AIRPORT HOTELS - There are many lodging choices available around Nadi airport, starting with the Toka Toka Hotel directly across the street from the terminal. In the moderately priced yet upscale range, your two best bets are the Fiji Mocambo and the Tanoa International. Both are attractive Fijian-style properties with lovely grounds and spacious rooms. They include shops, bars, restaurants, and all the amenities required by tourists or business travelers, for well under $100 per night. If you are looking for top of the line luxury, be advised that the Sheraton Hotel has now merged with the Regent Hotel Nadi, to make a huge, multi faceted (and expensive) lodging option now called the Royal Sheraton Hotel.
A GENERAL OVERVIEW OF FIJIAN DIVING - Fiji offers tropical island splendor and an appealing native culture, but what is a scuba diver to expect in Fijian waters? For starters, consider that Fiji advertises itself as "the Soft Coral Capitol of the World" for a very good reason. Reef cruisers, wide-angle photographers, and snorkelers will revel in the size, quality, and variety of colorful soft corals; and the hard corals that make up the reef structure are equally verdant. Keep in mind though, that these soft corals are so prosperous due to Fiji's substantial currents and tidal changes that bring sustenance to the reef. Fiji's population of tropical fishes is broad and beautiful, and invertebrates abound. I saw more unusual nudibranchs here than anywhere I can remember, though this may be due to Murphy's Law of underwater photography, because I carried the wide-angle Nikonos 15mm on most dives. We also saw our share of larger fish, barracuda, various jack, mackerel, tuna, and reef sharks. On a previous trip, our party saw migrating whales from the boat, and the possibility is always there to see manta rays or even a hammerhead.
Time of year plays a major factor in Fijian diving, as water temperature and visibility vary greatly with the seasons. Fiji is south of the equator, and thus the seasons are reversed from our own. The rainy season officially begins in December and ends in March. (January and February are traditionally the rainiest months.) The best time for dive tourism begins in mid April and runs through December. The water temperature in April can be in the low to mid eighties, and decreases as the year progresses. By November, the water can be down in the mid seventies. As a rule, visibility varies inversely with water temperature. In April, the warm water fosters plankton growth, somewhat reduced visibility, and more large pelagic activity, such as plankton feeding whales and mantas. Later in the year, as water temperature drops the visibility increases. So, after all this pedantry, when's the best time to go diving in Fiji? In my years of personal experience as a dive traveler, the absolute best time to go diving is "last week" or "next week," so go when you can sneak the money and the vacation time, stay wet, be sure to do your safety deco stops, and ENJOY!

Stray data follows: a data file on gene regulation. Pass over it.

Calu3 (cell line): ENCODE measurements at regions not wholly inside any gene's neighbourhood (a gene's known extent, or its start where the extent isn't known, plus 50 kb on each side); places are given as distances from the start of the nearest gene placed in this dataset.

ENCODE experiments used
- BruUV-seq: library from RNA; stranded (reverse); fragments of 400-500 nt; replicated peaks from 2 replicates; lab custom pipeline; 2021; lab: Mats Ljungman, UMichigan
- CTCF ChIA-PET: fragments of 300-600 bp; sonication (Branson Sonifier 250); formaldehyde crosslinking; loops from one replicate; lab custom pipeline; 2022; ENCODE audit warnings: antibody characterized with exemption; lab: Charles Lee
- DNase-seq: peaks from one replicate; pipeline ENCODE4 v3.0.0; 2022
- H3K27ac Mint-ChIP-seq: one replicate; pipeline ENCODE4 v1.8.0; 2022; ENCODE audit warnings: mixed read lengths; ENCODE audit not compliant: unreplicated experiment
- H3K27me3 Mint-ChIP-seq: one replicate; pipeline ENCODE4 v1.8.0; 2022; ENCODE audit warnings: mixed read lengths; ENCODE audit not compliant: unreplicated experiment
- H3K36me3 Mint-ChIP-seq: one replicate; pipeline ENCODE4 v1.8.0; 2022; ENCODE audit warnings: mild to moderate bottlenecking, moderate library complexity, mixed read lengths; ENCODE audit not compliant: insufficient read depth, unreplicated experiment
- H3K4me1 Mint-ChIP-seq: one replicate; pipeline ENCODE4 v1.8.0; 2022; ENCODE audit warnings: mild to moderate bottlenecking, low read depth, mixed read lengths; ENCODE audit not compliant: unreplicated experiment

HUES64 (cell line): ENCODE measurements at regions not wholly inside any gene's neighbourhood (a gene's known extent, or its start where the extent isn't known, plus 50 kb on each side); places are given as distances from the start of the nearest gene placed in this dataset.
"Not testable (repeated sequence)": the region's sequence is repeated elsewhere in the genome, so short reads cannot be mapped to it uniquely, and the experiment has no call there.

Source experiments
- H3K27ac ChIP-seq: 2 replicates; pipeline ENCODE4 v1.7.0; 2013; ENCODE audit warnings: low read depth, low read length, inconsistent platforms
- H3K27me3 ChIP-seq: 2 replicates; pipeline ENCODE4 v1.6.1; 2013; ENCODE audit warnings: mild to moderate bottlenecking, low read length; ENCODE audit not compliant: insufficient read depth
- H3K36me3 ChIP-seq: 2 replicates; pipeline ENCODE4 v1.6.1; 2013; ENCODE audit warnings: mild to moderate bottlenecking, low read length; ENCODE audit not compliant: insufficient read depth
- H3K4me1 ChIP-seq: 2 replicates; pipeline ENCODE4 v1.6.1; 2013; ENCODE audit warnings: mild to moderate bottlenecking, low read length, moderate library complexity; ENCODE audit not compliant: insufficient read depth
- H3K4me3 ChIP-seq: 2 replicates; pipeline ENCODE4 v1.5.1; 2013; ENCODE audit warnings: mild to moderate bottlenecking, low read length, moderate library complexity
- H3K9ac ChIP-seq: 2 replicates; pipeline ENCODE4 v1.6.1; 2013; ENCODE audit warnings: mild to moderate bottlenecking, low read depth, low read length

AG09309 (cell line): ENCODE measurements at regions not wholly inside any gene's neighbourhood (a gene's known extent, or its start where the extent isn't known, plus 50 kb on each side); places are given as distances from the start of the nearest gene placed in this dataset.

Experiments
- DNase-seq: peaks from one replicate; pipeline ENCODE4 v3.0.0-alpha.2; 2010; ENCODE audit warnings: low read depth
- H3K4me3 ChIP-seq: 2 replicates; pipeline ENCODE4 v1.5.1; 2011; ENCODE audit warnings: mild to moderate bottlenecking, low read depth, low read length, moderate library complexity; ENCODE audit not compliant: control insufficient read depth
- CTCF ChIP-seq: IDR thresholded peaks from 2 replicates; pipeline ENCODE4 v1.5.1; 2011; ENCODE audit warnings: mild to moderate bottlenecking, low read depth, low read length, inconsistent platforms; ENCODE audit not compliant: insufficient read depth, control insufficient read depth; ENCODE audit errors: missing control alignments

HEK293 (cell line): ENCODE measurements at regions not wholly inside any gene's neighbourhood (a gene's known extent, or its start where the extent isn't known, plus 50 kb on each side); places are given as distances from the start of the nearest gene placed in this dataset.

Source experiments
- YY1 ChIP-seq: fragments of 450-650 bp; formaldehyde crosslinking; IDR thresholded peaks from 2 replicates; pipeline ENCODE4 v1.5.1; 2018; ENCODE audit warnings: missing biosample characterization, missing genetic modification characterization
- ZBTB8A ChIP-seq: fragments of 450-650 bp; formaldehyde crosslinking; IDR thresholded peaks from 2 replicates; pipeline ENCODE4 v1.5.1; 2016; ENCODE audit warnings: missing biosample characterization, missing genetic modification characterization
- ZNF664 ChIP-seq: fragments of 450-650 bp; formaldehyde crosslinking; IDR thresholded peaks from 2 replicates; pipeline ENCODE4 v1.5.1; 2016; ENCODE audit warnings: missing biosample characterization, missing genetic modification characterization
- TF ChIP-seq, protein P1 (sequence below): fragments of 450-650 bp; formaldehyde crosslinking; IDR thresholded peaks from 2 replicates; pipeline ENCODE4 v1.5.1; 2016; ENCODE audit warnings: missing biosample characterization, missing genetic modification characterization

FIJIAN BEER - While you will also find a few of the more popular Australian brands, like Four X and VB available, the ubiquitous Fijian brew is called Fiji Bitters. To feel like one of the cognoscenti when you order one, just call for a "Fiji Baby." They also offer a low calorie version called Fiji Gold, which tastes about the same; light. But Fiji Babies are cold and fun, and do a good job of quenching a divers' thirst at the end of a day of hot diving...or fire walking.
FIJIAN MUSIC - If you enjoy music and singing, you'll find special pleasures throughout Fiji. Every hotel, big or small, has a resident group of musicians who gather around the Kava bowl nightly to engage in an informal but very pleasant sing. The traditional Fijian songs, accompanied by guitars and sung in broad three and four part harmony, capture the spirit of the soft island breezes and swaying coconut palms. But due to the influx of international tourism, the Fijian performers have added many traditional and contemporary American songs to their repertoire. The result is an eclectic mix that can progress smoothly from Fijian tribal songs to an American spiritual, then segueing directly into an Eric Clapton tune. Don't hesitate to pull up a chair and sing along. In the way of musicians around the world, you'll soon be welcomed into the fold, and the guitar or kava shell passed your way with deference.